Kenya: Nineteen refugees receive small loans
25 September 2009

Urban refugees in Nairobi can become self-sufficient with hard work and small loans by JRS and other organizations. (Peter Balleis SJ/JRS)
I was able to fully repay my first loan within the stipulated period of one year.
Nairobi, 25 September, 2009 — September 25, 2009, JRS officially granted 19 urban refugees from six countries with interest-free loans to start small businesses.

After the background checks and business plans have been approved, the final allocation of the loans, provided twice a year by JRS Kenya, is contingent upon their participation in a one-day workshop.

During the course of the workshop, the participants were provided with practical information on loan and business management and on the general business climate in the Kenyan capital, Nairobi. Those who have been living in the city for some time and are already running a business shared their experiences with other less experienced refugees.

During the discussions it became clear that participants had a good idea of what is expected of them as businessmen and women. They emphasised the importance of good customer care, honesty, good quality of their products and book keeping. It was obvious most were familiar with the business climate in the country, and have learned to adjust.

Responsibility and appreciation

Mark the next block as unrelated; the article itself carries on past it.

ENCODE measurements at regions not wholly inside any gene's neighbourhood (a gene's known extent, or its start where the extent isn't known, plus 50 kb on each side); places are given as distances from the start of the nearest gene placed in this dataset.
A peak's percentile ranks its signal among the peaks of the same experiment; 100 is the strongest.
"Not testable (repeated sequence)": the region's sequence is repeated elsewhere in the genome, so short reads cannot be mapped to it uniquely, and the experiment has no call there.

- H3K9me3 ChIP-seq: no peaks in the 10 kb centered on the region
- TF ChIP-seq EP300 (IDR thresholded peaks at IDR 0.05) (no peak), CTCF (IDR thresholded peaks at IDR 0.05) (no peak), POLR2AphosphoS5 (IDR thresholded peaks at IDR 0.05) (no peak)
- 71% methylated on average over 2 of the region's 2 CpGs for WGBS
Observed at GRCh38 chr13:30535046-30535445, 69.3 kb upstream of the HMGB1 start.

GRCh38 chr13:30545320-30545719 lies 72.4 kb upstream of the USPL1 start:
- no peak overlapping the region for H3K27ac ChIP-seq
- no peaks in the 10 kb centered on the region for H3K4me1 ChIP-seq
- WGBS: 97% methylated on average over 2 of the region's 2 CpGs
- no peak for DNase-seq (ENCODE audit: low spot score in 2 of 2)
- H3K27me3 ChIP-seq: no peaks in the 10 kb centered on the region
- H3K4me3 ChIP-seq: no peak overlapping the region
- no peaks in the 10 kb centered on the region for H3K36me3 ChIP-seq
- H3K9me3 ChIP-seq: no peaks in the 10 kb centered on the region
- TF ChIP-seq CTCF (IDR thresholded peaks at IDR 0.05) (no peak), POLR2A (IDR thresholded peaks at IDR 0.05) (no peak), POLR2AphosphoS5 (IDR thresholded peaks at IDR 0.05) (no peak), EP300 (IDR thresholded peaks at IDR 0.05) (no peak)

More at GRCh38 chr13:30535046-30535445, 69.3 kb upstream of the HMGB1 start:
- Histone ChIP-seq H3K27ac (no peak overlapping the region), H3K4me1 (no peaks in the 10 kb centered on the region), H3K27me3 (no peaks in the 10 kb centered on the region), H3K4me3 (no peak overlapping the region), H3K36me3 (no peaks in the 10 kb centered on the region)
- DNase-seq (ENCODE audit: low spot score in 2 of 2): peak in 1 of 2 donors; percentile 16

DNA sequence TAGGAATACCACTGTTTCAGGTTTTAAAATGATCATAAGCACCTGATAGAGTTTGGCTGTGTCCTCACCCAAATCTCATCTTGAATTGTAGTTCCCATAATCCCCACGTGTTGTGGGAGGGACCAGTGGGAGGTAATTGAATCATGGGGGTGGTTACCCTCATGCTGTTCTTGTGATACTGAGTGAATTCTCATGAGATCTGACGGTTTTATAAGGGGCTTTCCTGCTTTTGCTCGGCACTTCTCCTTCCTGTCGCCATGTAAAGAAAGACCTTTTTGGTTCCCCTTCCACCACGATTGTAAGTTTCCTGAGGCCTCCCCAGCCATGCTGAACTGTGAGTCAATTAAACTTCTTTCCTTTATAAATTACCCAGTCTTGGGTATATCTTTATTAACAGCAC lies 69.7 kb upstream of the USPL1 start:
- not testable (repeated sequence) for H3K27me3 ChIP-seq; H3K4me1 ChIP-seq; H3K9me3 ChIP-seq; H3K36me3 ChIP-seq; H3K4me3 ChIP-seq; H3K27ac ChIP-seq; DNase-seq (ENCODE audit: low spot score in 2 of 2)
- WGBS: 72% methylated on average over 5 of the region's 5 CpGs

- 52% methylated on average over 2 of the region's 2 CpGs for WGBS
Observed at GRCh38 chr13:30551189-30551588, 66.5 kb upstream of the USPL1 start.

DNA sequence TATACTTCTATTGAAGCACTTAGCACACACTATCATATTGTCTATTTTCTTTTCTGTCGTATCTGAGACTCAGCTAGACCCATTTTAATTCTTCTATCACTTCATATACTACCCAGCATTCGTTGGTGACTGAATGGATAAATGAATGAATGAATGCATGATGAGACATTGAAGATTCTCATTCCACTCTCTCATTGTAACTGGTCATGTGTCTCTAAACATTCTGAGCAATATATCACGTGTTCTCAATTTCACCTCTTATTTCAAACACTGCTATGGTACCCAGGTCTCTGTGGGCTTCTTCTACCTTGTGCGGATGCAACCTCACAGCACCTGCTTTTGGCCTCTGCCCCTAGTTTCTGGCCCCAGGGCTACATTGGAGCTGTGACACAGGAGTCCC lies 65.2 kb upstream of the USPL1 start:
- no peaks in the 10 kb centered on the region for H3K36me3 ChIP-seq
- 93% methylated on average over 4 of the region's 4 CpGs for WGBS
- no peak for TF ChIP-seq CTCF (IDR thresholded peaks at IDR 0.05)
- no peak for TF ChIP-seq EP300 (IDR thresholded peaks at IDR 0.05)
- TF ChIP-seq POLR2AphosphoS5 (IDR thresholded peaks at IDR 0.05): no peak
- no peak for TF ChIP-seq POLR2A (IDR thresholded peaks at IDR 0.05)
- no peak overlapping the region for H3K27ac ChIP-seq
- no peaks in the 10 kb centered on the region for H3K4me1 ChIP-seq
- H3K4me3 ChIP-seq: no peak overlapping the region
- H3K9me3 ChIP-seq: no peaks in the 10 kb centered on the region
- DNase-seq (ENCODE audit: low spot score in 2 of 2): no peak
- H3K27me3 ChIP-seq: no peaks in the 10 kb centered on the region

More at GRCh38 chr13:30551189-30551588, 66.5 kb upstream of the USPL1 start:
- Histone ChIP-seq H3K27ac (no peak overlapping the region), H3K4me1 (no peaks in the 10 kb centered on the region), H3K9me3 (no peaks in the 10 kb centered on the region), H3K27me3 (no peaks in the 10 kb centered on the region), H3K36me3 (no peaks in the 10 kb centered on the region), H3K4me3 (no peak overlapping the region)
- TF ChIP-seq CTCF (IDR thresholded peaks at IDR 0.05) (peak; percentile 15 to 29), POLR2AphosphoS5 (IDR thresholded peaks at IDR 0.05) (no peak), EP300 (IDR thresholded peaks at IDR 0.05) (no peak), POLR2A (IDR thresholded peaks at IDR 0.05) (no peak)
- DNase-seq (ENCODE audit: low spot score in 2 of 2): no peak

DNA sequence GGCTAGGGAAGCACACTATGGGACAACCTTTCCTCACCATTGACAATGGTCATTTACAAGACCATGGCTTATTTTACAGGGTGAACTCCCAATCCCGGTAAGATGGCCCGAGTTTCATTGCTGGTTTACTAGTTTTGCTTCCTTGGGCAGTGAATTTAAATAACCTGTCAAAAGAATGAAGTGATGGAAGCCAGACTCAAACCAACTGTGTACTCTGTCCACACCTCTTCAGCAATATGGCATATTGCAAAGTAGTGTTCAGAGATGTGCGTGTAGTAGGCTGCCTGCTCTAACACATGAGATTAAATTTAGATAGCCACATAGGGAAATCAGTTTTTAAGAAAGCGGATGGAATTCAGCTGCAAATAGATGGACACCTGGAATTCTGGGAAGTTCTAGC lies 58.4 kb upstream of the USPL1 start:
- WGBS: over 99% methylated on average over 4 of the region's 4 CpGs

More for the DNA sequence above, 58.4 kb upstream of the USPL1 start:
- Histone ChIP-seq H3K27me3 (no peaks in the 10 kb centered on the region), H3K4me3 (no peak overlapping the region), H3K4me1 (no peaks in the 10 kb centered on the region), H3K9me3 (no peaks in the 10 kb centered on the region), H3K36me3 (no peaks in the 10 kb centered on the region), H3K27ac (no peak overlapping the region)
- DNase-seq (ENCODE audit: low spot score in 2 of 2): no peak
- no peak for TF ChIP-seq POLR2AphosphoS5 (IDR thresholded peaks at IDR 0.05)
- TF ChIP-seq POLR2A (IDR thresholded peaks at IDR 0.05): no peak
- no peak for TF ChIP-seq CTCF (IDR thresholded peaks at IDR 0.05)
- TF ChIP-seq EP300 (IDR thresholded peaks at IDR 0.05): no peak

The beneficiaries were well aware that they will receive a loan, not a grant and that they have to ensure that it is not used for other purposes. They encouraged each other to repay the loans within one year to ensure money is available for subsequent recipients. “I was able to fully repay my first loan within the stipulated period of one year,” a woman who will receive her second loan told her fellow participants, demonstrating that it is possible to benefit from the loan and repay it within the given time frame.

The participants – originally from Rwanda, Burundi, the Democratic Republic of Congo (DRC), Ethiopia, Eritrea and Cameroon – received between 100 and 150 euro and open small artisan, clothing or food businesses.

Prior to the workshop JRS arranged individual meetings with each participant to provide basic detailed information on loan applications, conditions and repayments, and basic business management.

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